Share This Page

Pens' Crosby to meet with medical team

Center Sidney Crosby will visit with his medical team Tuesday to determine if he is ready for contact.

Crosby, out of NHL games since Jan. 5 because of a concussion, is scheduled to meet with Michael Collins, a clinical neuropsychologist who heads the UPMC Sports Medicine Concussion Program, the Penguins confirmed Monday night.

Crosby is not expected to play for the Penguins in their home opener Tuesday night against the Florida Panthers at Consol Energy Center.

Collins has overseen Crosby's treatment from the start and will determine if he can return to contact situations in practices — the next step as Crosby prepares for his anticipated return to games.

Crosby has not missed a scheduled practice dating to the start of training camp Sept. 17. He traveled with the Penguins to Western Canada last week, and said prior to that trip he would likely meet with his medical team upon his return.

Ted Carrick, a Florida-based chiropractor who specializes in neurological treatment, is also part of Crosby's concussion team — though he was not referred to Crosby by Collins. It is not known if Carrick will also evaluate Crosby on Tuesday.

The Penguins have not set a timetable for Crosby's return to games, though there is a general feel within the organization that the face of the franchise is doing better now than at any point during his recovery.

The Penguins (2-0-1, 5 points) face the Panthers at 7:30 p.m. Tuesday night. It is not known if center Evgeni Malkin (undisclosed lower-body injury) will play.

Malkin, coming off right knee surgery last February, did not play Sunday at Edmonton.

TribLIVE commenting policy

You are solely responsible for your comments and by using TribLive.com you agree to our Terms of Service.

We moderate comments. Our goal is to provide substantive commentary for a general readership. By screening submissions, we provide a space where readers can share intelligent and informed commentary that enhances the quality of our news and information.

While most comments will be posted if they are on-topic and not abusive, moderating decisions are subjective. We will make them as carefully and consistently as we can. Because of the volume of reader comments, we cannot review individual moderation decisions with readers.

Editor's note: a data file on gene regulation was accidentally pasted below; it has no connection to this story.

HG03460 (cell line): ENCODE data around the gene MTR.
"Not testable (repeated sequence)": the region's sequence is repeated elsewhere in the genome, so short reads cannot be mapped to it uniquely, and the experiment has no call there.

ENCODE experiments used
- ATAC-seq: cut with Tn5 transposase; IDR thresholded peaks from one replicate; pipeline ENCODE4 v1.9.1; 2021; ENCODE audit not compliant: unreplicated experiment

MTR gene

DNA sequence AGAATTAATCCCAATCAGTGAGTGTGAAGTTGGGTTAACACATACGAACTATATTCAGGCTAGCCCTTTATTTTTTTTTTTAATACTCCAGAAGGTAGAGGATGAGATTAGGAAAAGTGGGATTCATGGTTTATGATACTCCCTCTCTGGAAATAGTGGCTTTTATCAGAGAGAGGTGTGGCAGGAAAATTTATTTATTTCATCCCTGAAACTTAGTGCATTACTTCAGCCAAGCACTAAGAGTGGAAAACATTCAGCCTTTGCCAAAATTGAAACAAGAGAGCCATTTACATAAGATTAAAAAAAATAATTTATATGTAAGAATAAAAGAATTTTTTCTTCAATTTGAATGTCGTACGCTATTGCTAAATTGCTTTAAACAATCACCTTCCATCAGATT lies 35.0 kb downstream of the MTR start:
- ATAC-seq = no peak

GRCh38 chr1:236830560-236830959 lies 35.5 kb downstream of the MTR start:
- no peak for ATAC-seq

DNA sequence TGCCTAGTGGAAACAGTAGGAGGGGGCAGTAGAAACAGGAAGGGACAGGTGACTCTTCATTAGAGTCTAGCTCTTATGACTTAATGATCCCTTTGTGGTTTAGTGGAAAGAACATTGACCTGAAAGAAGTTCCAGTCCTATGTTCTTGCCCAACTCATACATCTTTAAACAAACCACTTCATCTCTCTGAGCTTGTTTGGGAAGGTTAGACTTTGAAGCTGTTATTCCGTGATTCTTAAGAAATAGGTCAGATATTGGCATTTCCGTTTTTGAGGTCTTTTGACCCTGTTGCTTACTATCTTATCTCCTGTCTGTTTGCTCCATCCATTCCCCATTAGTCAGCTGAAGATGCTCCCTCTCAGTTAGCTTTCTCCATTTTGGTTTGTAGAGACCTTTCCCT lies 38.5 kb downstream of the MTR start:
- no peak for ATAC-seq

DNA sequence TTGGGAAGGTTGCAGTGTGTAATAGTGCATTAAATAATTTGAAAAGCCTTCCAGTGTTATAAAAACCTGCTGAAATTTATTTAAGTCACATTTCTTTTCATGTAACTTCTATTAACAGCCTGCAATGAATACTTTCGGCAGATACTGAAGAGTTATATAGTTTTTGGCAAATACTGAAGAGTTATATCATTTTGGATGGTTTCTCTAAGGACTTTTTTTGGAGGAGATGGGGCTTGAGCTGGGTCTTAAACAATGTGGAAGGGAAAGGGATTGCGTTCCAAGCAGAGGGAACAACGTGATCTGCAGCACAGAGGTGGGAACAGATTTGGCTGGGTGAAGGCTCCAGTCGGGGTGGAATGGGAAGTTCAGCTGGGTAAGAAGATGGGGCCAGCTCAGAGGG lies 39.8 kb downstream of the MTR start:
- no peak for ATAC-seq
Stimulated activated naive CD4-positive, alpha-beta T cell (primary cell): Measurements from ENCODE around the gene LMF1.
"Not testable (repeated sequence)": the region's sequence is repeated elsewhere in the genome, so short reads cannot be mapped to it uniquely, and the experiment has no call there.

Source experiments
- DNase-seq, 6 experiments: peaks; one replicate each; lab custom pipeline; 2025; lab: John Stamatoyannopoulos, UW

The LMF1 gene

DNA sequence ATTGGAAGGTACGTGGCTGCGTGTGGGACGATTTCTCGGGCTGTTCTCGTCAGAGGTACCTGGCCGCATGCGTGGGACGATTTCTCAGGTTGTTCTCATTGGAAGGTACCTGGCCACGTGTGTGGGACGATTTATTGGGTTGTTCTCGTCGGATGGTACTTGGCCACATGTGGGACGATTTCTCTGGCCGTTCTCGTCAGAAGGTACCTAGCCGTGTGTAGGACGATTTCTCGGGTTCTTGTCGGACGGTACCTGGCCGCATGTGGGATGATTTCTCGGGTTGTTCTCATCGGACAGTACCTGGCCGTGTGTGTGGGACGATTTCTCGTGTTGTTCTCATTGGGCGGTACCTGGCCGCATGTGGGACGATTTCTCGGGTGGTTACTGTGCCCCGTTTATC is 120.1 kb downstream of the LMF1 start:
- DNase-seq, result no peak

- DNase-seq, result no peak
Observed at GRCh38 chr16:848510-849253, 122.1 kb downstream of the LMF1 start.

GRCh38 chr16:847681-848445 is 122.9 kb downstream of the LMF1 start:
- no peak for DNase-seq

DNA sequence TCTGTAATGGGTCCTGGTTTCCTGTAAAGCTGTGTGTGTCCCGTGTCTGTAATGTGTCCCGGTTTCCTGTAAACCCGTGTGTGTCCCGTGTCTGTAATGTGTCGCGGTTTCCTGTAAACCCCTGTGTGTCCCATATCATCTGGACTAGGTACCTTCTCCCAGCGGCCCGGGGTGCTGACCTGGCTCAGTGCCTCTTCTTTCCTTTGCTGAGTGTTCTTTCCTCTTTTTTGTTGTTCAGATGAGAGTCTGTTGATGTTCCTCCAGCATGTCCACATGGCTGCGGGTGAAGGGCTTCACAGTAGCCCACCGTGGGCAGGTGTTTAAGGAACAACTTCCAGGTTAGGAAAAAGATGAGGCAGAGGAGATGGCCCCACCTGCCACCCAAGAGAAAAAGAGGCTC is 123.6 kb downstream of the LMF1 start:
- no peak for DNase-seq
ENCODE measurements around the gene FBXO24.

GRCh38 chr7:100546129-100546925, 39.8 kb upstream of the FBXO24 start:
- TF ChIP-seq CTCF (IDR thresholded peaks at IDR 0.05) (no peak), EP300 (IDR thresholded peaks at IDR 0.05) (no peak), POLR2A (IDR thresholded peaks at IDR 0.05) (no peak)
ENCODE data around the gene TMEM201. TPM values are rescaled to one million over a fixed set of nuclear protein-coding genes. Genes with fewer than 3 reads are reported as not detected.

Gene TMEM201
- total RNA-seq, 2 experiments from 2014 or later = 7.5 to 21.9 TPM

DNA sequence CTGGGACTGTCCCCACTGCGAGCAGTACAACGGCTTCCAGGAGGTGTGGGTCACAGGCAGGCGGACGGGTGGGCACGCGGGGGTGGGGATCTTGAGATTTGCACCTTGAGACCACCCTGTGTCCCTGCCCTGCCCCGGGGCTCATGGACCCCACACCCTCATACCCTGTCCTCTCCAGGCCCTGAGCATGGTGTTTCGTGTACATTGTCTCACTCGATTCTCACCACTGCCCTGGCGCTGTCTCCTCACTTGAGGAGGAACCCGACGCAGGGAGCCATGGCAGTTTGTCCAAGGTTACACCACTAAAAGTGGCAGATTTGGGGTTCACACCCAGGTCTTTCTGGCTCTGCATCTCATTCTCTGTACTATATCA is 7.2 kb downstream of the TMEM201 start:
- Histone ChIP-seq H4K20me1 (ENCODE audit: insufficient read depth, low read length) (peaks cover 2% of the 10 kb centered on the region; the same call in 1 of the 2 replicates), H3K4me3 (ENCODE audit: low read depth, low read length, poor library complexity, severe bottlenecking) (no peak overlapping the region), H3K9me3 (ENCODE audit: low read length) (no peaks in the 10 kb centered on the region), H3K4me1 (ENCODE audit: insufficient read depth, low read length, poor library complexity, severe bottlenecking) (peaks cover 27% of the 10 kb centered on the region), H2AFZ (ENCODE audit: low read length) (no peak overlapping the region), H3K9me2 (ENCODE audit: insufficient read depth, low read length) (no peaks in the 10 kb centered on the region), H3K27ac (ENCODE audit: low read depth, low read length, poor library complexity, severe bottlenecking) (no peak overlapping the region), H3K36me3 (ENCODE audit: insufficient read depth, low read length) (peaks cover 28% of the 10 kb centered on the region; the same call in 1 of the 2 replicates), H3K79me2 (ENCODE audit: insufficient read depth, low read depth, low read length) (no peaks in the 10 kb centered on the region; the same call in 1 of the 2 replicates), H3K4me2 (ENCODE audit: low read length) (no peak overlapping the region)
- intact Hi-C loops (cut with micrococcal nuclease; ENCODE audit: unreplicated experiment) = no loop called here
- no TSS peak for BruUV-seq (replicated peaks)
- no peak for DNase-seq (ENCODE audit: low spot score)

We value thoughtful comments representing a range of views that make their point quickly and politely. We make an effort to protect discussions from repeated comments either by the same reader or different readers

We follow the same standards for taste as the daily newspaper. A few things we won't tolerate: personal attacks, obscenity, vulgarity, profanity (including expletives and letters followed by dashes), commercial promotion, impersonations, incoherence, proselytizing and SHOUTING. Don't include URLs to Web sites.

We do not edit comments. They are either approved or deleted. We reserve the right to edit a comment that is quoted or excerpted in an article. In this case, we may fix spelling and punctuation.

We welcome strong opinions and criticism of our work, but we don't want comments to become bogged down with discussions of our policies and we will moderate accordingly.

We appreciate it when readers and people quoted in articles or blog posts point out errors of fact or emphasis and will investigate all assertions. But these suggestions should be sent via e-mail. To avoid distracting other readers, we won't publish comments that suggest a correction. Instead, corrections will be made in a blog post or in an article.